Calcium, whether taken as a supplement or in your diet, can help prevent colon cancer.
In a study involving more than 45,000 American women followed for about 8.5 years, researchers show that calcium can cut women's risk of colorectal cancer. The best results came from combining a calcium-rich diet with supplements. The results appear in the January 2005 issue of Cancer, Epidemiology, Biomarkers & Prevention.
At the start of the study, the women who were free of colorectal cancer were about 62 years old. They filled out a 62-item food survey, describing their diets for the previous year. The women also reported calcium intake from multivitamins and cancer-specific supplements.
During the study, 482 women developed colon or rectal cancer. Colon cancer is the third most common cancer found in men and women in the U.S. Nearly 105,000 people will be diagnosed with colon cancer this year in America, predicts the American Cancer Society. Routine screening is the best way to find colorectal cancer early so treatment can result in cure of the disease.
Some studies have suggested that vitamins might lower the risk of getting colorectal cancer, while others suggest that getting calcium in your diet helps reduce your risk of the disease.
The researchers didn't only want to see if calcium affected colon cancer. They also were curious about whether the source of calcium made a difference. Were calcium-rich foods or supplements more helpful? To find out, the women were grouped by their calcium intake from food and supplements.
Calcium intake slashed colorectal cancer risk, whether the women got their calcium from foods or pills.
Women who ate the most calcium-rich foods (greater than 830 mg/day) were 26% less likely to have colorectal cancer, compared to women whose diets contained the least amount of calcium (less than 412 mg calcium per day). The best results were seen in women who got the most calcium from food and also took the highest level of supplements (consuming more than 412 mg/day from diet plus 800 mg/day from supplements). Their colorectal cancer risk was 46% lower than those who skimped on calcium from either source (those receiving less than 412 mg/day from diet and less than 800 mg/day from supplements).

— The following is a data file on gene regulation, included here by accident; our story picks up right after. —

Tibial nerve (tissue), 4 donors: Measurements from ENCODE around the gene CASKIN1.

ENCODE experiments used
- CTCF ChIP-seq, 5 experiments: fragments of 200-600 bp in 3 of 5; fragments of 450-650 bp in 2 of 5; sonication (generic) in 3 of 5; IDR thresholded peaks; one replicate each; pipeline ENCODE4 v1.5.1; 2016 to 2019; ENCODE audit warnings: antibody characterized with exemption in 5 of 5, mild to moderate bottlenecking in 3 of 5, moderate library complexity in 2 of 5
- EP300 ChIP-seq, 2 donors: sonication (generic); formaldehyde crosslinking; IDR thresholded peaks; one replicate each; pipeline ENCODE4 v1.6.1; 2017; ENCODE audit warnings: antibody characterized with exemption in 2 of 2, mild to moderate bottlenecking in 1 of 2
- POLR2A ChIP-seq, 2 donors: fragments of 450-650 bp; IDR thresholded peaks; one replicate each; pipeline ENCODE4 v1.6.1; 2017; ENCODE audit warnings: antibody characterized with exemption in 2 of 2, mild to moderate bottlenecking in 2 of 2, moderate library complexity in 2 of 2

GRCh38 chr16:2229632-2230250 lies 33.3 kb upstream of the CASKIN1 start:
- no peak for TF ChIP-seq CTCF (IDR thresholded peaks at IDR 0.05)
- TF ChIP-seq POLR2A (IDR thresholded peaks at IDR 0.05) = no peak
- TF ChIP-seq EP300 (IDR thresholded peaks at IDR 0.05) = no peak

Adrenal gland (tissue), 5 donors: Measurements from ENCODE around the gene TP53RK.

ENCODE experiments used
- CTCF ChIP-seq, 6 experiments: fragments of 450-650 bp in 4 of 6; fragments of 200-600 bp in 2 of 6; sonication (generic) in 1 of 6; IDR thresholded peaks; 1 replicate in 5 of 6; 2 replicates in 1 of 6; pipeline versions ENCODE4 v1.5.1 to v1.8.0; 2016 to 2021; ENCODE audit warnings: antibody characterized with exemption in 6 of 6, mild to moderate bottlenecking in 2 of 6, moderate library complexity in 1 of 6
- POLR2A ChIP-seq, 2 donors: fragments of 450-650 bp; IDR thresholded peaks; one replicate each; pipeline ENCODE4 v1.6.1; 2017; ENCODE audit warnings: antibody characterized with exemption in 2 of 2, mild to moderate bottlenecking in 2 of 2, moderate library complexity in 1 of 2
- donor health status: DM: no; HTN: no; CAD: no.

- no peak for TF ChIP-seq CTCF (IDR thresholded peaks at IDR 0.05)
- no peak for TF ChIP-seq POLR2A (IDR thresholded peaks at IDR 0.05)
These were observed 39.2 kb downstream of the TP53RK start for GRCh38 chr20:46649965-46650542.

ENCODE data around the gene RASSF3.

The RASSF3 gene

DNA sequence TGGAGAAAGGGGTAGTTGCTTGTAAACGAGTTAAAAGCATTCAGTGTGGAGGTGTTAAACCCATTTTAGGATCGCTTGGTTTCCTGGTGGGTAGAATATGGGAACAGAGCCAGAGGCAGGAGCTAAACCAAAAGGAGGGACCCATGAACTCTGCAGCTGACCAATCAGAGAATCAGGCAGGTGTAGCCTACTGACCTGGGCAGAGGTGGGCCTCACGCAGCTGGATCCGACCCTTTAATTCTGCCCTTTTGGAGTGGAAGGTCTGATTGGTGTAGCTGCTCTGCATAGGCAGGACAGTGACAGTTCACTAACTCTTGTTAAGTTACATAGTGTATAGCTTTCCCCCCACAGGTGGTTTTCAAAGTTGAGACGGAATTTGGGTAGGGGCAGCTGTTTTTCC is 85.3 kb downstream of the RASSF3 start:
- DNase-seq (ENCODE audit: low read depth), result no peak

Women who ate a lot of calcium-rich foods but didn't get as much calcium from supplements had intermediate results. Their risk of colorectal cancer was reduced by only 18%.
Regardless of the source, calcium was the key. The researchers aren't sure how it lowered colorectal cancer risk, but they ruled out other influences. For instance, vitamin D -- which often accompanies dairy products -- didn't explain the results.
Some studies have shown that calcium also cuts men's colorectal cancer risk, says Dr. Flood in a news release. However, he also says other research suggests that fat in dairy products could increase prostate cancer risk.
Flood, A. Cancer Epidemiology, Biomarkers & Prevention, January 2005; vol 14: pp 126-132.
American Cancer Society: "Overview -- Colon and Rectal Cancer: How Many People Get Colorectal Cancer?" News release, University of Minnesota.